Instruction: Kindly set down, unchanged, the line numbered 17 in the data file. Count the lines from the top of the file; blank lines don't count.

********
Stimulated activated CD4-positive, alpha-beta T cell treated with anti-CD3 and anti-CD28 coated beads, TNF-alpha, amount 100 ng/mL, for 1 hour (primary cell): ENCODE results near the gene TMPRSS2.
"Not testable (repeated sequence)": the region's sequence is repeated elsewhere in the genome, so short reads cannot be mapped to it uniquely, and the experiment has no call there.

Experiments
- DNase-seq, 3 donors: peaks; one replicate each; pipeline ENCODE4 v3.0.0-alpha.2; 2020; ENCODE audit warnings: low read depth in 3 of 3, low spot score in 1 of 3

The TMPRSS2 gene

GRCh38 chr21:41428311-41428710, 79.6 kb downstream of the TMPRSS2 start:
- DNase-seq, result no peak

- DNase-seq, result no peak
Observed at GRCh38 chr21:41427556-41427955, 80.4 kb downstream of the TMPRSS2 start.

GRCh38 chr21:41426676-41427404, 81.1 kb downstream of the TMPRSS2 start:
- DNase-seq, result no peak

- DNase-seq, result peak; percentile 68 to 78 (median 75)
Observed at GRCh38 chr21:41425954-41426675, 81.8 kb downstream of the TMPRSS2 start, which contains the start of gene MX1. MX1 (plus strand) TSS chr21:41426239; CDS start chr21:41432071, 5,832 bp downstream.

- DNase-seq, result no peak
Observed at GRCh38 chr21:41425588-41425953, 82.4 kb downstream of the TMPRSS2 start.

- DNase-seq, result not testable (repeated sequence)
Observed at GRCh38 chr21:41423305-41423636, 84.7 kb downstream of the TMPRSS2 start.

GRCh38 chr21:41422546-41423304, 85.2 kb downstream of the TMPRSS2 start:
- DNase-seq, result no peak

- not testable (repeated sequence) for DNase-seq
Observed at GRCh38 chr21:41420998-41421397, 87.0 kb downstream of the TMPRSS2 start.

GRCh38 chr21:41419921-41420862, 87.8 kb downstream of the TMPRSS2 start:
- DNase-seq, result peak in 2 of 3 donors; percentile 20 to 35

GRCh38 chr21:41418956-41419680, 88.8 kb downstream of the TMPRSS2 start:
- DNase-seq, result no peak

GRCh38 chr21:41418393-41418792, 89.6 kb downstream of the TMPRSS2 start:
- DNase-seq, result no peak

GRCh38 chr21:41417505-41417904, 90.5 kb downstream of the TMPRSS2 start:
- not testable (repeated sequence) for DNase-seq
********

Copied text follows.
Observed at GRCh38 chr21:41423305-41423636, 84.7 kb downstream of the TMPRSS2 start.